The World Economic Forum’s annual meeting in Davos brought together leaders from government, business and civil society under the 2023 theme ‘cooperation in a fragmented world’. Against the backdrop of the war in Ukraine and the cost of living crisis, climate policy seems to be causing more competition than collaboration. But as always there are bright spots – where cooperation is leading to greater, ambitious and faster progress – and Davos brought three examples to the fore.
1. Businesses are joining forces to measure and reduce their impact on air pollution
Air pollution is a cross-cutting issue that intersects with climate, health and economy. The Alliance for Clean Air is the first global private sector initiative bringing together multinational business to improve air quality, including Google, Siemens, IKEA, GSK, Mahindra and Maersk. These multinational companies recognise that pushing for cleaner air saves lives and reduces illness, and that many air pollutants are produced alongside greenhouse gases, so clean air action is also climate action.
The alliance was launched by the World Economic Forum and founding members at COP27 in Glasgow just over a year ago. Since then, member companies have been using a first-of-its-kind guide to assess air pollution emissions across their value chains, and are now setting ambitious targets to reduce these. A wise move, when the Corporate Sustainability Reporting Directive (CSRD) means that reporting on pollutants will become mandatory in the EU in 2024. But if the climate, health and compliance benefits aren’t persuasive enough, the group also launched a practical business action toolkit to support companies to build a business case for clean air, which was produced by the World Economic Forum and Accenture.
2. Cooperation and activism leads to ambitious legislation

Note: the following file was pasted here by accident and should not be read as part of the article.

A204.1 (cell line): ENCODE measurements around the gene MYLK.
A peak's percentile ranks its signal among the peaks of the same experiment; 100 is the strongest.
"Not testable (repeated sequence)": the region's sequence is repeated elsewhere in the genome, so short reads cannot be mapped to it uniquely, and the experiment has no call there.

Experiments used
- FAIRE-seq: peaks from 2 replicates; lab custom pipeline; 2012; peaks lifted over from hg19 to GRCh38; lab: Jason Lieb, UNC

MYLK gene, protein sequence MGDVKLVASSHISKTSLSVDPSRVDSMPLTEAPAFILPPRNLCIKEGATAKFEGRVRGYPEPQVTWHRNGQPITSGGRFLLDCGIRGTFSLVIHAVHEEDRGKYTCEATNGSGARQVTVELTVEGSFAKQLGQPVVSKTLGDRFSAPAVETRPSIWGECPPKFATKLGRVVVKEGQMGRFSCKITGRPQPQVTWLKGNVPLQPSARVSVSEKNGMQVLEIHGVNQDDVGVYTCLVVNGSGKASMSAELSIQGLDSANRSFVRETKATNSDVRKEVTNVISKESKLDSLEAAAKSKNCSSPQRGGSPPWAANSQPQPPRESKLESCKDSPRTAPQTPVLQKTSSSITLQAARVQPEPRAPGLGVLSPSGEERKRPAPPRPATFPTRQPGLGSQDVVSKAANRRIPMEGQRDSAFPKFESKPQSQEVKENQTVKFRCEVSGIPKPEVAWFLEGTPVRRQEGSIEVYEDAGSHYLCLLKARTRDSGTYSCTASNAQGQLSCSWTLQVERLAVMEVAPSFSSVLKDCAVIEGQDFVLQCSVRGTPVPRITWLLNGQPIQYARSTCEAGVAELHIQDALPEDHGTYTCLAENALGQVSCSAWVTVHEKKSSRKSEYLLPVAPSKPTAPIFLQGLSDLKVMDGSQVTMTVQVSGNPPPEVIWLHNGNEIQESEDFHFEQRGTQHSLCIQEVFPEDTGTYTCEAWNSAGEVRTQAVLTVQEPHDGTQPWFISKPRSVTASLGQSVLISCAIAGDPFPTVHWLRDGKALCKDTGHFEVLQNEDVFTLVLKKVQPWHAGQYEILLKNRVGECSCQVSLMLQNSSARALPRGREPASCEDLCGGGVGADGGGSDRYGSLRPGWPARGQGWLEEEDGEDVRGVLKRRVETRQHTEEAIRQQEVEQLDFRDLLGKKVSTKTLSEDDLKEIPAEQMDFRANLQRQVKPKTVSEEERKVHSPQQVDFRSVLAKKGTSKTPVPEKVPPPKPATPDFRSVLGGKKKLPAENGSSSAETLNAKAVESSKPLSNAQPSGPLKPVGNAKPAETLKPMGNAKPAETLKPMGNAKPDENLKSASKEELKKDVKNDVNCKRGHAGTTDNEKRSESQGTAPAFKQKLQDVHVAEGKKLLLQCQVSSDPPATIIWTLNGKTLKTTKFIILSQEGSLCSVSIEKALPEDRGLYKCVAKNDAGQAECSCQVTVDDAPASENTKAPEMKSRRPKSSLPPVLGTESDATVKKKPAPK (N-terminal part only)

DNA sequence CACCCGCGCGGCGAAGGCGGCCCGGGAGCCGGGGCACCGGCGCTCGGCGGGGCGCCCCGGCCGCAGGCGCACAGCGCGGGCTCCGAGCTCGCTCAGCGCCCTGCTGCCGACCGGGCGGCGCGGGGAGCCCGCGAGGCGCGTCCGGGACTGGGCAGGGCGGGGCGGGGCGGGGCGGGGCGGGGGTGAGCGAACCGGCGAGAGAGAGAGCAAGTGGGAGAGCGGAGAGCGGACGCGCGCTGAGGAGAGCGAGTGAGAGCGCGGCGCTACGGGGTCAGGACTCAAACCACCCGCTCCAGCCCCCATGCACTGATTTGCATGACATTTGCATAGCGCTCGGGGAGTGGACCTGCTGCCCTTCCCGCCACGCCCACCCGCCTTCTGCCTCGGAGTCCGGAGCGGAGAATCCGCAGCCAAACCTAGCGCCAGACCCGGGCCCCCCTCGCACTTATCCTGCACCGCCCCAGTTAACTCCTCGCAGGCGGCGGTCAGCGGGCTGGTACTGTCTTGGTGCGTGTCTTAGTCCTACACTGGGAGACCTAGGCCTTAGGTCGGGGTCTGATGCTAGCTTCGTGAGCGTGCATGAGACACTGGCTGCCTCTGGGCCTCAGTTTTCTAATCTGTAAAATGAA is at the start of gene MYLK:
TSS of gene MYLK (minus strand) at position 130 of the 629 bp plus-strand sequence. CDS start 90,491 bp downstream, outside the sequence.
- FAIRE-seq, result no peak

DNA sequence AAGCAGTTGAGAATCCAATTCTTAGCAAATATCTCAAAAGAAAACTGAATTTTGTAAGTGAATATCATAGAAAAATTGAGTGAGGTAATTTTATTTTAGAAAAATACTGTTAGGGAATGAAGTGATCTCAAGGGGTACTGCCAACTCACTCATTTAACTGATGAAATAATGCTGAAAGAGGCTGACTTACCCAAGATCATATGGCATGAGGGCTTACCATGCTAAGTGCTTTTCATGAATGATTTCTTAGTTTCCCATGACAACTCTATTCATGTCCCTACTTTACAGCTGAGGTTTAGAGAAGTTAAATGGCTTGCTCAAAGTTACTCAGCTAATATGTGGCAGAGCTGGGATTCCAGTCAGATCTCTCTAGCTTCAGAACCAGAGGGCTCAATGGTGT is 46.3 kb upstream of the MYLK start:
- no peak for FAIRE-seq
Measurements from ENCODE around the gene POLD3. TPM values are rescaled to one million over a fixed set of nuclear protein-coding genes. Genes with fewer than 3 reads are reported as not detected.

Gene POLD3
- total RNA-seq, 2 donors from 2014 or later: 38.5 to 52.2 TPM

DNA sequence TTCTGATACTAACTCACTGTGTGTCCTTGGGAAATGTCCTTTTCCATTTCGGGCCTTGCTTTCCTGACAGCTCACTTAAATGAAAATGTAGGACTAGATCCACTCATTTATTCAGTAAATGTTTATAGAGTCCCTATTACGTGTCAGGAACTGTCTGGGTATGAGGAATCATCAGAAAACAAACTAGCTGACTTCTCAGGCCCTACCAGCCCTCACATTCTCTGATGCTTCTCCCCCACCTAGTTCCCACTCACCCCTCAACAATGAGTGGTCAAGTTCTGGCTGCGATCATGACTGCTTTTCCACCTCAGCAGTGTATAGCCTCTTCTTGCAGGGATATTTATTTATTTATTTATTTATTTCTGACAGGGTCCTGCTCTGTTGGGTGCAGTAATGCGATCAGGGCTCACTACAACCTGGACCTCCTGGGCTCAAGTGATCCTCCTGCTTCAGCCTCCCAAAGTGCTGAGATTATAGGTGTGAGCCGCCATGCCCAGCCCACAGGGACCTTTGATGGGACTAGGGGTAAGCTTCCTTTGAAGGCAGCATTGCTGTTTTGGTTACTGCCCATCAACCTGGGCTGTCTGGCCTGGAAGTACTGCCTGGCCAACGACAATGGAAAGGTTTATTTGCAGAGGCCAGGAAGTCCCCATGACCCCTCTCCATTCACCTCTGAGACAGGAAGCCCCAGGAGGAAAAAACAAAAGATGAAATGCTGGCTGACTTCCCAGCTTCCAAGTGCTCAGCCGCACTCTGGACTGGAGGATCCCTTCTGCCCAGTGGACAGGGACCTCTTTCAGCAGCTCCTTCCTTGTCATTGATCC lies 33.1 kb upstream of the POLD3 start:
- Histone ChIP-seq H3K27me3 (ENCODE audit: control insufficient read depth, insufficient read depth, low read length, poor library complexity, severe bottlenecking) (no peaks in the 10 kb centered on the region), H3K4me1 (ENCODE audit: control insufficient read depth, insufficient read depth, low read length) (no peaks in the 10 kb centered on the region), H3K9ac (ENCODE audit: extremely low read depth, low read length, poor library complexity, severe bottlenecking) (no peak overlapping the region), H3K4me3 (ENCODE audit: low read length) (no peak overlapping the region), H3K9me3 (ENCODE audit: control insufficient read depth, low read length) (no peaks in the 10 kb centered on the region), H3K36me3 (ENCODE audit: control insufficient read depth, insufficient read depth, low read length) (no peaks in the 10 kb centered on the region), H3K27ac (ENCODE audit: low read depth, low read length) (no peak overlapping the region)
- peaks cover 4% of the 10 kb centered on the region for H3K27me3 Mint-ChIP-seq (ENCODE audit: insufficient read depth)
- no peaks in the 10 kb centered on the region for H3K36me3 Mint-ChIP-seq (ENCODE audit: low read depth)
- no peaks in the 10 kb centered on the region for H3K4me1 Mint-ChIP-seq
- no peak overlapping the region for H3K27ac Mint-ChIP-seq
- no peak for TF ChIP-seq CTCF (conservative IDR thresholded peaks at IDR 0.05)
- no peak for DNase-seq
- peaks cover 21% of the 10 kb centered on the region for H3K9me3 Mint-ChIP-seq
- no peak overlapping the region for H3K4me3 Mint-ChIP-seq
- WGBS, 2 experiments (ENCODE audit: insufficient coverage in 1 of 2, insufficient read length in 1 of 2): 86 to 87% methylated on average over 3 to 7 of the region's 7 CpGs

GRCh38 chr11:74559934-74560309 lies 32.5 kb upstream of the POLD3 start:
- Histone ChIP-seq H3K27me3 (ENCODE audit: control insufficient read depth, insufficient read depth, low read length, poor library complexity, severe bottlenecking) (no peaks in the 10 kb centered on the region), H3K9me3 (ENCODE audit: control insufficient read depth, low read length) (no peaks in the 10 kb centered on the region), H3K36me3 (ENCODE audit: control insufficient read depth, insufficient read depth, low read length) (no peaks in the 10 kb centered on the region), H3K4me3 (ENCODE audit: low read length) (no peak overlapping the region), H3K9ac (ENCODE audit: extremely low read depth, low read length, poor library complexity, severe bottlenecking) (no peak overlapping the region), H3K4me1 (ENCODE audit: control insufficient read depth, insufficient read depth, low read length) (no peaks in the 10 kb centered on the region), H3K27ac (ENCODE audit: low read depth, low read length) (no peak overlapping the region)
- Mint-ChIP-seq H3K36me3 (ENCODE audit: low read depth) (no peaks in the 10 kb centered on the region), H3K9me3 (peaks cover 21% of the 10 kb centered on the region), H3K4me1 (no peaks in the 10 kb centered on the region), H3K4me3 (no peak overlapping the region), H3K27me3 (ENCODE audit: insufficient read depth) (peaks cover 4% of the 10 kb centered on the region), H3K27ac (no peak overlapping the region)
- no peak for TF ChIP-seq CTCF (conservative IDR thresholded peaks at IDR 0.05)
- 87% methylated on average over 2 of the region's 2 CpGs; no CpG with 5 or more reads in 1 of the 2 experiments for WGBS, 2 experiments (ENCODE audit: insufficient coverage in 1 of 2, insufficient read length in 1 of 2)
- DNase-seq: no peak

We need bold action to tackle the climate crisis, and it’s the combination of citizen activism and ambitious governments that lead to meaningful change at scale. In an Open Forum panel, when a fellow speaker expressed frustration with climate protests, Virginijus Sinkevicius, European Commissioner for Environment, Oceans and Fisheries, told the audience that there would be no European ‘Fit for 55’ climate package (which commits the EU to a 55% reduction in greenhouse gas emissions by 2030) without the Fridays for Future campaign.
Public advocacy creates the political will for stronger laws and the policy change that leads to the implementation of technical climate solutions. Citizens need to continue speaking out to influence governments and businesses to adopt ambitious goals – and for clean air right now that means vocally supporting the EU’s proposed new ambient air quality standards (or pushing for even more ambitious targets).
Citizens, scientists and policy makers are also working together in other settings. In a Davos panel on digital innovation, urban epidemiologist Prof Tolullah Oni talked about the need for capturing robust evidence that intersects with health and climate, and emphasised that if it is citizens, and not academics, that collect this data, the data will be more relevant and much more likely to be used. The UrbanBetter project is a collaborative learning and advocacy platform that gathers citizen-centred air pollution data in African cities using wearable sensors.
3. Philanthropy is a catalyst for public and private partnerships
The World Economic Forum is known for catalysing public-private partnerships, and now they’ve thrown a fourth P into the mix: philanthropy. Tackling the global climate crisis requires more money and a new approach to stimulating public and private financial flows. Philanthropic funding is uniquely placed to accelerate action as it is able to take greater risks, is innovative and is driven by long-term outcomes rather than short-term gains.
At Davos, the World Economic Forum launched Giving to Amplify Earth Action (GAEA), a global initiative to fund and grow new and existing public, private and philanthropic partnerships. It is hoped that the initiative will unlock $3 trillion of annual financing to reach net zero, reverse nature loss and restore biodiversity by 2050.
What now for the air quality movement?
Action on air pollution is growing momentum. The air quality community is working together more closely and more organisations across sectors are realising the transformative potential of clean air. But we urgently need to forge more links between these diverse actors to realise a healthier world for people and planet. At Clean Air Fund, we are here to help and collaborate.